Also, in Bangladesh there are other challenges: 1) there is no nationwide population surveillance system based on randomly-selected individuals, and 2) poor testing laboratory facilities and reporting capacities. Both of these deficiencies limit Bangladesh’s ability to continuously monitor the rates in real-time in the whole country (which is what is needed for, say, converting a yellow zone to red, or a red zone to yellow).

There are also logistical difficulties in zone management, control of movement in and around zones, and overall compliance (there are reports of people moving freely between zones). Looking at India and other countries where such a system has been tried, my view is that it won’t work in Bangladesh to effectively reduce the infection rates or deaths.

You said lockdown has to be locally tailored. Can you tell exactly what kind of lockdown approach is suitable for Bangladesh?

I do believe that strict nationwide (or at the least, big region-wide) lockdown would be essential in Bangladesh. Now, the duration and frequency of this lockdown can be determined by the policymakers in Bangladesh, according to what best suits the population and businesses, and according to the reduction of infection counts.

For example, WHO has recently recommended Pakistan also adopt a rolling lockdown to control their increasing epidemic, but through a 14-day-on/14-day-off cycle.

For Bangladesh, given the current high community transmission, I would suggest at least a few 28-day-on/28-day-off strict lockdown cycles.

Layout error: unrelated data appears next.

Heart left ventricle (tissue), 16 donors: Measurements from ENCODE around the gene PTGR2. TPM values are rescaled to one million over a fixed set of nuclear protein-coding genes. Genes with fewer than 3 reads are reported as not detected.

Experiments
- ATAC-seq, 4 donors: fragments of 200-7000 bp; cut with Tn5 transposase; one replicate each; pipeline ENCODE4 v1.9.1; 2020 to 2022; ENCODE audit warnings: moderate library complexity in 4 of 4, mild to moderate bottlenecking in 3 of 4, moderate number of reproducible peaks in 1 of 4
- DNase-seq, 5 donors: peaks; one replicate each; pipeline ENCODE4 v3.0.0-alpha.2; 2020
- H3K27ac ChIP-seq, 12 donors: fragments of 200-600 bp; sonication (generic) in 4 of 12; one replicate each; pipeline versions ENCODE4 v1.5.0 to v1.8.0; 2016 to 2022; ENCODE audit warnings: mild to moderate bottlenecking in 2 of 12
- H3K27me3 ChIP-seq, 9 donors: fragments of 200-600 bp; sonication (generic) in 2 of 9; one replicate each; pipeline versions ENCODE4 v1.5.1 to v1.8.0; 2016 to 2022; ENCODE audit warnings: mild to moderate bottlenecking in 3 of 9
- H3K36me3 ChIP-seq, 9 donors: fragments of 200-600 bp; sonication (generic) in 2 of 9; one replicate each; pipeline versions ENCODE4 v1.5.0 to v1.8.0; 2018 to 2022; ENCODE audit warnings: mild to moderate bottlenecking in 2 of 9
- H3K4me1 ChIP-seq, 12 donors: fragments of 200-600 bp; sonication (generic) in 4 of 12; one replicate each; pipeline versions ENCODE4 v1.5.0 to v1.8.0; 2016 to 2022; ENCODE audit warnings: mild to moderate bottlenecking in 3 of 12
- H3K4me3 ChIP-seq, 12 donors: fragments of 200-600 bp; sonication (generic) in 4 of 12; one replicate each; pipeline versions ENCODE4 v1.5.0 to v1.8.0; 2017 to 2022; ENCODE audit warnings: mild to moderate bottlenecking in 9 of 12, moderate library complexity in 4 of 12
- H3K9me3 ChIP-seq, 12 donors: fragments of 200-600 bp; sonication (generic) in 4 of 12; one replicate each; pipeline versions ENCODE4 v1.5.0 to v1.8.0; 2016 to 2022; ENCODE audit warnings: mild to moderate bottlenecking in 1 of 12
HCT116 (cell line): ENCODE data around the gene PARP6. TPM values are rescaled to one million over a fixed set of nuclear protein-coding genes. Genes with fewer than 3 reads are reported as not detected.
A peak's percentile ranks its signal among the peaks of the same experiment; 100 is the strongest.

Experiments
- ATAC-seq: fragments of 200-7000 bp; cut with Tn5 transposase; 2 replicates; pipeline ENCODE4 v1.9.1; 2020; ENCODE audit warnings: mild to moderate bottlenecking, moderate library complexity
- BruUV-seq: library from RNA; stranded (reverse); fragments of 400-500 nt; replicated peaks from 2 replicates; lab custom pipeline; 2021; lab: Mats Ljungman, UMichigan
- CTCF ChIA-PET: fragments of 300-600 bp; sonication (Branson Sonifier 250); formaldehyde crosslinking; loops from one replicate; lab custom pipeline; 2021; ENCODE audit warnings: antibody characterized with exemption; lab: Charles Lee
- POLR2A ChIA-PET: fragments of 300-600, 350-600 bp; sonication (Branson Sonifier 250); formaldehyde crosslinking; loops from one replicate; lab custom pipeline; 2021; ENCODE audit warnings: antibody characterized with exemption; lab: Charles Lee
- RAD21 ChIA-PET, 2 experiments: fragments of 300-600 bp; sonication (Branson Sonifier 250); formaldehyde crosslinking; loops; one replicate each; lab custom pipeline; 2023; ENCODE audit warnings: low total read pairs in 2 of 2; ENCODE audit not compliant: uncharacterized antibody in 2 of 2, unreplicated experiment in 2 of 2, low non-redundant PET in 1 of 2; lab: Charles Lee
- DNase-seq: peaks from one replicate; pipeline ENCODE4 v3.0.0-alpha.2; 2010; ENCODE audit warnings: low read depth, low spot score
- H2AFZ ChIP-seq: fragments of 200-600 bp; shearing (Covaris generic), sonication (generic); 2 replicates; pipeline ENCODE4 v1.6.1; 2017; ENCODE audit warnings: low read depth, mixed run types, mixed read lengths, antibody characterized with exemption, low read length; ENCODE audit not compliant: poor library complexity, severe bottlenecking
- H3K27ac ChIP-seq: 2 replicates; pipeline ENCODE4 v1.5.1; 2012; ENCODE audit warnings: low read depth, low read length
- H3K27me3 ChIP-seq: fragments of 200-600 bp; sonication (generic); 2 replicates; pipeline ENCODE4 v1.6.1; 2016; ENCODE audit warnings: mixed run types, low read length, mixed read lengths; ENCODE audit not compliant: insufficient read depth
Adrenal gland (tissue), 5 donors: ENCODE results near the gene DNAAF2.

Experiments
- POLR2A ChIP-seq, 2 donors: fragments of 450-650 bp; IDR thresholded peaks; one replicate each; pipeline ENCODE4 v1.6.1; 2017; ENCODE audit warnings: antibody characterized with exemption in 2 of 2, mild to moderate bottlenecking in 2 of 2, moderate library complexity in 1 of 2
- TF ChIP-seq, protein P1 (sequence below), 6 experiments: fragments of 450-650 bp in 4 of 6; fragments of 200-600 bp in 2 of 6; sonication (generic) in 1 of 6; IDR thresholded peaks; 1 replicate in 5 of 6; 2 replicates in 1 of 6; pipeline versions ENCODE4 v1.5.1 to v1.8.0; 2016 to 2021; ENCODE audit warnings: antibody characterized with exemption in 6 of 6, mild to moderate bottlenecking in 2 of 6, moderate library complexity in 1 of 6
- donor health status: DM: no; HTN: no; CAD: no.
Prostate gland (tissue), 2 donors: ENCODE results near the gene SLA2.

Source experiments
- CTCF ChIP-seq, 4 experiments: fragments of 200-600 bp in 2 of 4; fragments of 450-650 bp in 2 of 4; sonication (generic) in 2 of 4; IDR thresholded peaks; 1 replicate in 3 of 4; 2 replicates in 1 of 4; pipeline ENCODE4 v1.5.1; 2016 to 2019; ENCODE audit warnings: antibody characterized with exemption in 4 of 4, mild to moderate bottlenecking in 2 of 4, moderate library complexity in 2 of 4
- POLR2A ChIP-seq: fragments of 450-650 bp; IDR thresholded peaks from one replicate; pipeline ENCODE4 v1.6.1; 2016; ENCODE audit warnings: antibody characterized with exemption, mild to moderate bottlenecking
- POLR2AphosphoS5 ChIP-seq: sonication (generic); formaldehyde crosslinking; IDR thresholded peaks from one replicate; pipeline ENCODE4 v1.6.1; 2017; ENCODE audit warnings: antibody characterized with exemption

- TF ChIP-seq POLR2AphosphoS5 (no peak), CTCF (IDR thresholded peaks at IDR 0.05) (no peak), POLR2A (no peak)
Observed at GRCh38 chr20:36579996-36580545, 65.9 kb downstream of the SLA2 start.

The policy-makers can take the final decision on how many such lockdown cycles should be imposed, depending on local scientific feedback on the epidemic trajectory and by consulting with local communities/businesses.

The number of tests is still low compared to the population size of Bangladesh. Do you think it is possible for the authorities to map out a more discerning lockdown approach when there is not enough data?

As I mentioned, the current testing numbers are inadequate in Bangladesh. It is only about 380 tests per 1 lakh people at the moment. We need to have at least five times more tests than that.

Also, in Bangladesh, the testing approach has so far been focused on “purposive” and mainly self-referred samples; so, we have significant selection bias in terms of who is being tested. This approach doesn’t give the picture of the true extent of disease in the whole country.

Therefore, in the absence of generalized testing data (collected from randomly-selected groups of people from the entire country), simple zone-based lockdowns won’t work, unfortunately.

Do you think the policymakers in Bangladesh made the right decisions when Bangladesh was on the second stage?